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A blue-ribbon panel recommended on Thursday (Feb. 19) that the Evangelical Lutheran Church in America lift its ban on partnered gay and lesbian clergy, but only after the church agrees in principle on gay relationships and respecting the consciences of those who dissent.
A majority of the 15-member Task Force for ELCA Studies on Sexuality believes that “it is possible to devise guidelines and policies that would allow … some flexibility” in its ordination standards.
The 4.8 million-member ELCA currently allows gay or lesbian clergy who pledge to be celibate; partnered or sexually active homosexual clergy are technically not allowed in ELCA pulpits, though some buck the rules without punishment.
The task force also released a 30-page statement outlining the church’s thinking on homosexuality, but, citing a lack of consensus, did not offer a recommendation on whether to adopt rites for blessing same-sex couples.
If adopted by the ELCA’s Churchwide Assembly in August, the proposals would remove the blanket ban on non-celibate gay and lesbian clergy, empowering local congregations and governing bodies to make their own decisions on whether to allow them.
“As on most matters, we trust people locally to make good decisions,” said the Rev. Stan Olson, an advisor to the task force and head of the ELCA’s unit on vocations.
While permitting non-celibate gay clergy would be a watershed decision for the ELCA, numerous obstacles could waylay the four-step process when it is considered by more than 1,000 delegates Aug. 17-23 in Minneapolis.
Emily Eastwood, executive director of the pro-gay group Lutherans Concerned/North America, called the recommendations a “net gain.”
But, Eastwood said, “we are distraught by the complexity of this system and the bureaucracy needed to maintain it if it passes.”
Delegates to the 2007 Churchwide Assembly asked the task force to offer policy recommendations on allowing partnered gay and lesbian ministers to serve in the ELCA, the nation’s largest Lutheran denomination. Like other mainline Protestants, the ELCA has struggled for years to find a consensus on the issue. A previous recommendation from the same task force to loosen restrictions on gay clergy was rejected by the Churchwide Assembly in 2005.
“This is a deeply divided church over this issue,” said the Rev.
Peter Strommen, chair of the task force.
The recommendations include four resolutions to be introduced at the Minneapolis convention. Church leaders emphasized, however, that the ELCA’s 37-member Church Council could amend the recommendations and the four-part approval process when it meets in March in Chicago. For example, it is unclear whether the resolutions will require approval by two-thirds of the assembly for passage or a simple majority.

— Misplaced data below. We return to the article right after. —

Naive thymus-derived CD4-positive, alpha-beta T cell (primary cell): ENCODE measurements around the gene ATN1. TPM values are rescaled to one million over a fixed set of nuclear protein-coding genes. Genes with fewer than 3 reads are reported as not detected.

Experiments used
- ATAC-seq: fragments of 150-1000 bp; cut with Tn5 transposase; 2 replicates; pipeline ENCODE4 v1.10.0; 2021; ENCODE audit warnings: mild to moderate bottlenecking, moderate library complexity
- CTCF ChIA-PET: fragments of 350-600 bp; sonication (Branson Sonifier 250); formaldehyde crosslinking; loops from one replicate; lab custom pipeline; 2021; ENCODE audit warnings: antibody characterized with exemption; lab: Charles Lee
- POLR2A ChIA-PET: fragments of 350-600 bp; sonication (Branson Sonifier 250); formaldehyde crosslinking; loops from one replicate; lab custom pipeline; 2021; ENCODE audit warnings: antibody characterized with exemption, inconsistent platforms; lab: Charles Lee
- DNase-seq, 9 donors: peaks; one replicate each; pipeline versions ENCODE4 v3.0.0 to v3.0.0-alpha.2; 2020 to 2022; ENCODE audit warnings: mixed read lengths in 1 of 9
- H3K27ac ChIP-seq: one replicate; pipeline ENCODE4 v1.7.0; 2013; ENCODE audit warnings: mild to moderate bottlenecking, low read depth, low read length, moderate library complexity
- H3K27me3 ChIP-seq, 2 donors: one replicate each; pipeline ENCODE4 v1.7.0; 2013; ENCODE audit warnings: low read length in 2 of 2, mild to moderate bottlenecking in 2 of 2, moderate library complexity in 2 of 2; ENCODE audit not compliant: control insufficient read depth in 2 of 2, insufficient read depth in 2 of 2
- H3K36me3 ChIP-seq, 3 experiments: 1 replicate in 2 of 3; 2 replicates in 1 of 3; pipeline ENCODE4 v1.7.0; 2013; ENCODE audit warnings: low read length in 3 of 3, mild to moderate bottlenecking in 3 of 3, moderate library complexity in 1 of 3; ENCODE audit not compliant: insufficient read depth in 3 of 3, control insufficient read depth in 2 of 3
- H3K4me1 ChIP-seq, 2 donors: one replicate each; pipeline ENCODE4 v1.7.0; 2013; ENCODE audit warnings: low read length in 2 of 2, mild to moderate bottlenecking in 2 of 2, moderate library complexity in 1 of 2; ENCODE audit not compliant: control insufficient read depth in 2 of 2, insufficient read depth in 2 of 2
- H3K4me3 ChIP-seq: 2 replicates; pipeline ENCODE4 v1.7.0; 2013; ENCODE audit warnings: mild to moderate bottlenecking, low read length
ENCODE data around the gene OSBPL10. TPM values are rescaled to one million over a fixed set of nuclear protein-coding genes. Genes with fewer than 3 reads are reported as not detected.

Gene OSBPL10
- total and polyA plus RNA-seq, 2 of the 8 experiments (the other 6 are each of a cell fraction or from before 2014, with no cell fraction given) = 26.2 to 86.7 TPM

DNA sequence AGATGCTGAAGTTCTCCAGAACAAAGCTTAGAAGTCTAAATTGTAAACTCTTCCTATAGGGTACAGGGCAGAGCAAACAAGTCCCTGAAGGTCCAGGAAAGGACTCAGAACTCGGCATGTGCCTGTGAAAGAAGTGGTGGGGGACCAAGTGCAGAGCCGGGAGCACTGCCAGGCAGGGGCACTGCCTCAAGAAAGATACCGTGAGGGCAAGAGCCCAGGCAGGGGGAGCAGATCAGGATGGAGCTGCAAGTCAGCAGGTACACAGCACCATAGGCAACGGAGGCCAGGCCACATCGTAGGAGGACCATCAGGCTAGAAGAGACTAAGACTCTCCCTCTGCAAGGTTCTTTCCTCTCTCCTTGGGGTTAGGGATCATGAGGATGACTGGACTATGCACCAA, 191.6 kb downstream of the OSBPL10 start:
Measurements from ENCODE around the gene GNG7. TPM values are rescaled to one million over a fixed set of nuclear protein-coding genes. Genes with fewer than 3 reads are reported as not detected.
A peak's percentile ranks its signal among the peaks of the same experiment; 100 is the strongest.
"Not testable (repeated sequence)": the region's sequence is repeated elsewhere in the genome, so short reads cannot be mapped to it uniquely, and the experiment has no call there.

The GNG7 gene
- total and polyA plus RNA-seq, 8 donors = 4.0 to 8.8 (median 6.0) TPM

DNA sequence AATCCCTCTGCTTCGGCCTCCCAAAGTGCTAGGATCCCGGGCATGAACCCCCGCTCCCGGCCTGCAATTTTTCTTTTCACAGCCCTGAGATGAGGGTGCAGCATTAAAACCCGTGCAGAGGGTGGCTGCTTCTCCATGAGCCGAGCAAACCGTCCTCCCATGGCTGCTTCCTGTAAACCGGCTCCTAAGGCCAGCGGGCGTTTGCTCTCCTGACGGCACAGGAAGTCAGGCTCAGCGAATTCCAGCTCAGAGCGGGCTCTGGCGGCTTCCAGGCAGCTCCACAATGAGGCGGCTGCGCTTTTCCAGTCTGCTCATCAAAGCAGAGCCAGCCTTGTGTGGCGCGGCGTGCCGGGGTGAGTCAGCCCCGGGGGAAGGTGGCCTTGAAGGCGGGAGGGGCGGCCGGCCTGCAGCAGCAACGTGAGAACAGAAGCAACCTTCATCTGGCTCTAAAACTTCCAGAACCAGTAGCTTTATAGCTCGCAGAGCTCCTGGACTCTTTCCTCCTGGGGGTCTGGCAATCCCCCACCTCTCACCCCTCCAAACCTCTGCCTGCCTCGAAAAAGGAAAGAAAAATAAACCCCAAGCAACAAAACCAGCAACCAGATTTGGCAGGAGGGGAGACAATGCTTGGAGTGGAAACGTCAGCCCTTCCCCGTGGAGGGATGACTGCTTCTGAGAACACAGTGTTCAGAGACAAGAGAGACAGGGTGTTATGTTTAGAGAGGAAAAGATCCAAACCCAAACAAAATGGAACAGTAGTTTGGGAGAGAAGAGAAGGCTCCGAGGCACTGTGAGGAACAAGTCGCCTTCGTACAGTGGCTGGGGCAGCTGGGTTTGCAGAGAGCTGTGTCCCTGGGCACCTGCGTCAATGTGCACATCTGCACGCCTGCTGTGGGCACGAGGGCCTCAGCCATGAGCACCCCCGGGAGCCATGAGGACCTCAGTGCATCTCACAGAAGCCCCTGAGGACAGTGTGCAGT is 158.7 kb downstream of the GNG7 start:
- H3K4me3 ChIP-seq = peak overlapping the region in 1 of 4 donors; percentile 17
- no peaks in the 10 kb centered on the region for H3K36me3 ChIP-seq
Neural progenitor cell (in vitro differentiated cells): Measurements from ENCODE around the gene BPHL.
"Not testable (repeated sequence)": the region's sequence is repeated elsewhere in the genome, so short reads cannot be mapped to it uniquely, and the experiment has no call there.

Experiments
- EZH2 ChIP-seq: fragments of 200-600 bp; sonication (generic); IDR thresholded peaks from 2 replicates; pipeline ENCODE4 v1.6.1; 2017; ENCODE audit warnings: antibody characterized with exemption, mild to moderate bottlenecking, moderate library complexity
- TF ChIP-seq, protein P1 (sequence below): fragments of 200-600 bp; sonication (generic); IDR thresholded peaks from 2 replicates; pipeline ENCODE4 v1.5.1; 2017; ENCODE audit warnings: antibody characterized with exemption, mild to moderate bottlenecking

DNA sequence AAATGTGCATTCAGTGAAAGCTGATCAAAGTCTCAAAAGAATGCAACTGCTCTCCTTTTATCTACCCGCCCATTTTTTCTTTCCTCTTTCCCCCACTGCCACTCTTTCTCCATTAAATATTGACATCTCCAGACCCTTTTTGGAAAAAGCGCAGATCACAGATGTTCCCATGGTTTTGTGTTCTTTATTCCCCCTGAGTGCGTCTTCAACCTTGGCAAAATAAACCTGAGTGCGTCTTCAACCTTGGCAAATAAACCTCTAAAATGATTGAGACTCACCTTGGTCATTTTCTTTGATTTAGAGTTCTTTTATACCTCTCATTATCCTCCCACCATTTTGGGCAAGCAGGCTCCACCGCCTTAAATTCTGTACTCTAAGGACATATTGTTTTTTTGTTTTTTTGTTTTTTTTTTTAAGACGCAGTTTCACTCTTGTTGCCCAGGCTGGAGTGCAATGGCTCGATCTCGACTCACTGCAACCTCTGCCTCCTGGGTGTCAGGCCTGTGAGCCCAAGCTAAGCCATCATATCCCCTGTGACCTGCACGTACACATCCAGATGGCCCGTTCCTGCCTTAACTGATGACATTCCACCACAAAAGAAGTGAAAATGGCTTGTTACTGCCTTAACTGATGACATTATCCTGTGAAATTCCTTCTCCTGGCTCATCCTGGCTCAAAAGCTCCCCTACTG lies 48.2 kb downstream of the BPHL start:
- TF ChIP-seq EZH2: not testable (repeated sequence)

In order to lift restrictions on gay clergy, the assembly must approve each of the following resolutions before the next could be
considered:
— That the ECLA is committed to allowing congregations and synods to recognize and support “lifelong, monogamous, same-gender relationships.”
— That the ELCA is committed to finding a way for people in such relationships to serve as clergy in the church.
— That the ELCA agrees to “respect the bound consciences” of churchmembers who disagree on the issue.
— The ELCA must agree to remove the blanket ban on partnered gay clergy.
Task Force leaders said the church must deal with underlying issues — how it feels about gay relationships and the lack of consensus in the church — before it can amend its rules.
“We think you can’t really deal adequately with the change in policy unless you clarify your thinking on the principles,” said Strommen, a former bishop who now pastors a church in Prior Lake, Minn.
Lutheran CORE, a conservative group, pledged to fight the recommendations.
“These recommendations mark a significant departure from the church’s commitment to Scripture as the source and norm of its faith and life,” said the Rev. Paull Spring of State College, Pa., a CORE leader and former ELCA bishop.

By Daniel Burke
Religion News Service
Copyright 2009 Religion News Service. All rights reserved. No part of this transmission may be distributed or reproduced without written permission.

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